Donald Macleod focuses on Balakirev's early career in St Petersburg, when he interited the mantle of 'father of Russian music' from Mikhail Glinka.
A "saintly prig" he was described as - hugely influential, obstinate, and argumentative, Mily Balakirev saw himself as the 'Father of Russian Music', inheriting the mantle direct from his idol Glinka, whilst also being the pivotal figure at the centre of The Mighty Handful.
Balakirev made a name for himself in St Petersburg not only as a composer, but also as a concert pianist with works such as his Grand Fantasy on Russian Folksongs. However, he felt 'forced to perform in public', even in the presence of the Tsar and members of the Imperial family, and wished to pursue his musical career in composition.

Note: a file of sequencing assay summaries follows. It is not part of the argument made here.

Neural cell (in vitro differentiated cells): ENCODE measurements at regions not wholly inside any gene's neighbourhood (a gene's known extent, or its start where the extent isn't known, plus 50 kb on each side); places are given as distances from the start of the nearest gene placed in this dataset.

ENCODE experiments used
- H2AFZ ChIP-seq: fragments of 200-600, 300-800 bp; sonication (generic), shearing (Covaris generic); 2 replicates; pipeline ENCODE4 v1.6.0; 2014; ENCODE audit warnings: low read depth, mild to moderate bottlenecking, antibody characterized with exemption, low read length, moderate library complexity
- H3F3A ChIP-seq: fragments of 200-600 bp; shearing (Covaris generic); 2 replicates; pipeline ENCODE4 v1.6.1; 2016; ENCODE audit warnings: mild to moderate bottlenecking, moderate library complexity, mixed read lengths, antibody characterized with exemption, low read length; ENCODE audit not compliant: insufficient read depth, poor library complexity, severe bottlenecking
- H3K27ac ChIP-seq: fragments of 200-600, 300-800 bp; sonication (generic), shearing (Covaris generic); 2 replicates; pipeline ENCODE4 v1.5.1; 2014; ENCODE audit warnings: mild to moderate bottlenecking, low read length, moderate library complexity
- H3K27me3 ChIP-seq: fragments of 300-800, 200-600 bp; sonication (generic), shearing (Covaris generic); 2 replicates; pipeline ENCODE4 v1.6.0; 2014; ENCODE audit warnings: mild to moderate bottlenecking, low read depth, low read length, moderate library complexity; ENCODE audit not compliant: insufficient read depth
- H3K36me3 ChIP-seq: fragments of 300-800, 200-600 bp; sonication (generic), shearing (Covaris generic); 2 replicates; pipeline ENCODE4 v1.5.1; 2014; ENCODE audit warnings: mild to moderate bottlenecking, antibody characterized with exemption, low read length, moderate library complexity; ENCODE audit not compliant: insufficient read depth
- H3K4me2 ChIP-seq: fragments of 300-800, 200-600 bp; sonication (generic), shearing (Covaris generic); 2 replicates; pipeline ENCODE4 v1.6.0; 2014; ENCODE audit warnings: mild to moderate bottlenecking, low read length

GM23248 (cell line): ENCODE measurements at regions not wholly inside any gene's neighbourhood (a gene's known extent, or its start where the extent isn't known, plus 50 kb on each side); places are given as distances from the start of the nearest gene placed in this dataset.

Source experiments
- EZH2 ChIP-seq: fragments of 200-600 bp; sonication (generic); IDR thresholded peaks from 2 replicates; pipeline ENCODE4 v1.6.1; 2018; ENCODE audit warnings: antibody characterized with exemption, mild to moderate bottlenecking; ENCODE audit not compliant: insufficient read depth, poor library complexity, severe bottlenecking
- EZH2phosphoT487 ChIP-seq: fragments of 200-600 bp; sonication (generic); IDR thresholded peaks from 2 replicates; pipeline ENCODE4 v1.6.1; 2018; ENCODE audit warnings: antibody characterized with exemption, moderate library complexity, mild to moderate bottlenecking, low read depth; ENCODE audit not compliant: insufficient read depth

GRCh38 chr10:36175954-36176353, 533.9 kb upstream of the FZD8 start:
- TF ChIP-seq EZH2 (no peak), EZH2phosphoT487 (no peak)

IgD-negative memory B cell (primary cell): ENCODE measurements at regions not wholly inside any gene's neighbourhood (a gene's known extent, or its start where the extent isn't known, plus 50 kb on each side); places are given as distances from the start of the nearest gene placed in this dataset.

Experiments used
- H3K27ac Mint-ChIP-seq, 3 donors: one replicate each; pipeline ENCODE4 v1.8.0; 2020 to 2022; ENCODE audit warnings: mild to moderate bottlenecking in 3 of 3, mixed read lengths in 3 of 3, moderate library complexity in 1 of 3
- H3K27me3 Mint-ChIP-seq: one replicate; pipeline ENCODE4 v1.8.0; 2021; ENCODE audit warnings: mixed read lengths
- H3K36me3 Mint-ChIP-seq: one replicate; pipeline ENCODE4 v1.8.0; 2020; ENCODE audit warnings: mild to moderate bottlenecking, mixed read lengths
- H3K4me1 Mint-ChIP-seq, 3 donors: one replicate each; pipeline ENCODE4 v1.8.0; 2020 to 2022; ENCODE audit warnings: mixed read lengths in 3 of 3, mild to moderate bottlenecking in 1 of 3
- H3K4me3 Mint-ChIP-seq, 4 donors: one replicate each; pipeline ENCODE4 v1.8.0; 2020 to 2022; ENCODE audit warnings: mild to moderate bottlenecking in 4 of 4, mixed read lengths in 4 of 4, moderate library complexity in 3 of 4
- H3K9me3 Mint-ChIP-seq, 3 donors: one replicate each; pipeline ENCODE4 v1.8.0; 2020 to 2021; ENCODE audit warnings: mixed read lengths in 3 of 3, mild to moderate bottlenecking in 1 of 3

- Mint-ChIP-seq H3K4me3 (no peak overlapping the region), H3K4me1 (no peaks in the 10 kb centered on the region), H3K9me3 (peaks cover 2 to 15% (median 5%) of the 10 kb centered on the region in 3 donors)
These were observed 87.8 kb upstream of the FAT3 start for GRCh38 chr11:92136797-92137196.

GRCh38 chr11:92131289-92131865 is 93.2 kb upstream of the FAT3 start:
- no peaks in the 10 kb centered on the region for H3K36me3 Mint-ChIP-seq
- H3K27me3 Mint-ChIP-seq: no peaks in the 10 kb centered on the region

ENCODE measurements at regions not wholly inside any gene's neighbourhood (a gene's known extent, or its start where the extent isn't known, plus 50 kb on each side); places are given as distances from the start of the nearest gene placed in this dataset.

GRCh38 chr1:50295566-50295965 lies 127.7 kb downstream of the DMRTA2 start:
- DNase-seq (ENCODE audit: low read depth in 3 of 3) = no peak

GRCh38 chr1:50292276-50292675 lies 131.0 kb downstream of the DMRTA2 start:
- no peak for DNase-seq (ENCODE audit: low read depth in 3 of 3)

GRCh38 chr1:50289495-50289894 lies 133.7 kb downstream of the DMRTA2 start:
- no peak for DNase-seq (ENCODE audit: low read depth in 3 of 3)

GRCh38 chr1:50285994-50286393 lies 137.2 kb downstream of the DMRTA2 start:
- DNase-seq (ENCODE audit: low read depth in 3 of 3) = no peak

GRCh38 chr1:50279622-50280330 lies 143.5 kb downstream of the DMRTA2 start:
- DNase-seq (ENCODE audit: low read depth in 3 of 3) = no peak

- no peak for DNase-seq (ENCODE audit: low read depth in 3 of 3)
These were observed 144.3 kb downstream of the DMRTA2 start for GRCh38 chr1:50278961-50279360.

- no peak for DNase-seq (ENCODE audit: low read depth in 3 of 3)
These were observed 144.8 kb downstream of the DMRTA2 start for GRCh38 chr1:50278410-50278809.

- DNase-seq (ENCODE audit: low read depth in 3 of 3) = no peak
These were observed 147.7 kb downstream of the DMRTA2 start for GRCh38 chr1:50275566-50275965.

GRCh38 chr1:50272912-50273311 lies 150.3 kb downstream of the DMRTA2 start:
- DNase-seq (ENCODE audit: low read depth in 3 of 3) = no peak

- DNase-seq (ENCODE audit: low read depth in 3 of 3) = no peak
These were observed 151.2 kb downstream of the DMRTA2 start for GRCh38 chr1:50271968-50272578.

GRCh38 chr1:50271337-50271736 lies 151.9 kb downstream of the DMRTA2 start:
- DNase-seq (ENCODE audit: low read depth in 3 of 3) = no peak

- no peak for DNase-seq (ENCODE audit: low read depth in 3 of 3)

Before Glinka died, he had virtually anointed Balakirev as his musical heir, to uphold the Russian national style. Balakirev became interested in collecting folk music, in order to develop an authentic kind of Russian music, such as his Overture on Three Russian Themes. His overtures based on folk music would become blueprints for future generations of composers, and Balakirev had already started to collect around him an orbiting system of satellite talents including Mussorgsky - a group later to be known as The Mighty Handful.